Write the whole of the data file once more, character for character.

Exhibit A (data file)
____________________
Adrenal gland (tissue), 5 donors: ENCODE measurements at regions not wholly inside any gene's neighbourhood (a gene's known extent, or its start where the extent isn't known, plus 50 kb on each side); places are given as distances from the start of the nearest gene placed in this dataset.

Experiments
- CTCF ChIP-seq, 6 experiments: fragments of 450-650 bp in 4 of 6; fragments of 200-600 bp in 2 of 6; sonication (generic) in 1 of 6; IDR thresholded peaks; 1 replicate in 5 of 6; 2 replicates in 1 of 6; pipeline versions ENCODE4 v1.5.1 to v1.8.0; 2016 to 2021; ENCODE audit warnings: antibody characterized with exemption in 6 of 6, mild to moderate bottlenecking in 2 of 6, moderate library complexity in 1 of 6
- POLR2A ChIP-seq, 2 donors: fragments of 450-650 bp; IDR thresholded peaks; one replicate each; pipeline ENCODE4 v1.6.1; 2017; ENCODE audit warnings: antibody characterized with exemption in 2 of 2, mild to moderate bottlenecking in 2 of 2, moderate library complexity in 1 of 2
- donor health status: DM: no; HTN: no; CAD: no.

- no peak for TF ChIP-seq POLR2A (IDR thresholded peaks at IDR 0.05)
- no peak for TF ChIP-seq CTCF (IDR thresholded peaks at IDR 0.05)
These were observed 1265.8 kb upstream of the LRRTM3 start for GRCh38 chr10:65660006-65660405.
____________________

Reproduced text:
Adrenal gland (tissue), 5 donors: ENCODE measurements at regions not wholly inside any gene's neighbourhood (a gene's known extent, or its start where the extent isn't known, plus 50 kb on each side); places are given as distances from the start of the nearest gene placed in this dataset.

Experiments
- CTCF ChIP-seq, 6 experiments: fragments of 450-650 bp in 4 of 6; fragments of 200-600 bp in 2 of 6; sonication (generic) in 1 of 6; IDR thresholded peaks; 1 replicate in 5 of 6; 2 replicates in 1 of 6; pipeline versions ENCODE4 v1.5.1 to v1.8.0; 2016 to 2021; ENCODE audit warnings: antibody characterized with exemption in 6 of 6, mild to moderate bottlenecking in 2 of 6, moderate library complexity in 1 of 6
- POLR2A ChIP-seq, 2 donors: fragments of 450-650 bp; IDR thresholded peaks; one replicate each; pipeline ENCODE4 v1.6.1; 2017; ENCODE audit warnings: antibody characterized with exemption in 2 of 2, mild to moderate bottlenecking in 2 of 2, moderate library complexity in 1 of 2
- donor health status: DM: no; HTN: no; CAD: no.

- no peak for TF ChIP-seq POLR2A (IDR thresholded peaks at IDR 0.05)
- no peak for TF ChIP-seq CTCF (IDR thresholded peaks at IDR 0.05)
These were observed 1265.8 kb upstream of the LRRTM3 start for GRCh38 chr10:65660006-65660405.